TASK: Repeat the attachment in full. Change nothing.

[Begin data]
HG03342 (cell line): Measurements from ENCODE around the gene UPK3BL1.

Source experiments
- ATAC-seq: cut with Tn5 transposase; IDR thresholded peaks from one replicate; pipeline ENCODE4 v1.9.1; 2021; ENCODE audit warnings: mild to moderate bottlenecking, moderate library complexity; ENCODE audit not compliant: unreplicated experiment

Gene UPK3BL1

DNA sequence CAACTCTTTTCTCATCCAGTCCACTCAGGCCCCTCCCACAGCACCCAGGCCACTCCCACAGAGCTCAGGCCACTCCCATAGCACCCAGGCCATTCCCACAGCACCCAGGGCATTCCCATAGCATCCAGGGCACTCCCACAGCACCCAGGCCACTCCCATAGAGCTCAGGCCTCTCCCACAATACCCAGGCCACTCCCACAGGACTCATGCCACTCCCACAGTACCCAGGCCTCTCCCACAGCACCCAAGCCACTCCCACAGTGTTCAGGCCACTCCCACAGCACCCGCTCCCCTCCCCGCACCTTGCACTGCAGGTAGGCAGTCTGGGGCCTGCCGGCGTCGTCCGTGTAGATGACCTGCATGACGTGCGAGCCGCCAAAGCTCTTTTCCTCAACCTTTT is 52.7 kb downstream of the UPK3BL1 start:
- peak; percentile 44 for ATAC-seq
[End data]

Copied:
HG03342 (cell line): Measurements from ENCODE around the gene UPK3BL1.

Source experiments
- ATAC-seq: cut with Tn5 transposase; IDR thresholded peaks from one replicate; pipeline ENCODE4 v1.9.1; 2021; ENCODE audit warnings: mild to moderate bottlenecking, moderate library complexity; ENCODE audit not compliant: unreplicated experiment

Gene UPK3BL1

DNA sequence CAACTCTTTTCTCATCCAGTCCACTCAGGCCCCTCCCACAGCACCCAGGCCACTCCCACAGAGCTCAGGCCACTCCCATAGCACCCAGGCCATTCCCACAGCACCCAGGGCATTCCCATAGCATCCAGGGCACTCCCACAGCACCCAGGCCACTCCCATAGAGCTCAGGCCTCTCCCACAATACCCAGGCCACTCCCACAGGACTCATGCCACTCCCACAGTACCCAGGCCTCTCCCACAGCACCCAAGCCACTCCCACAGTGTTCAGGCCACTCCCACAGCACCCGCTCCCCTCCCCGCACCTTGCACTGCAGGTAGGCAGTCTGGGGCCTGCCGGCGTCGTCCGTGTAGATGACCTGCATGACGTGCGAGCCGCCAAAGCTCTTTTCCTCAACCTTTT is 52.7 kb downstream of the UPK3BL1 start:
- peak; percentile 44 for ATAC-seq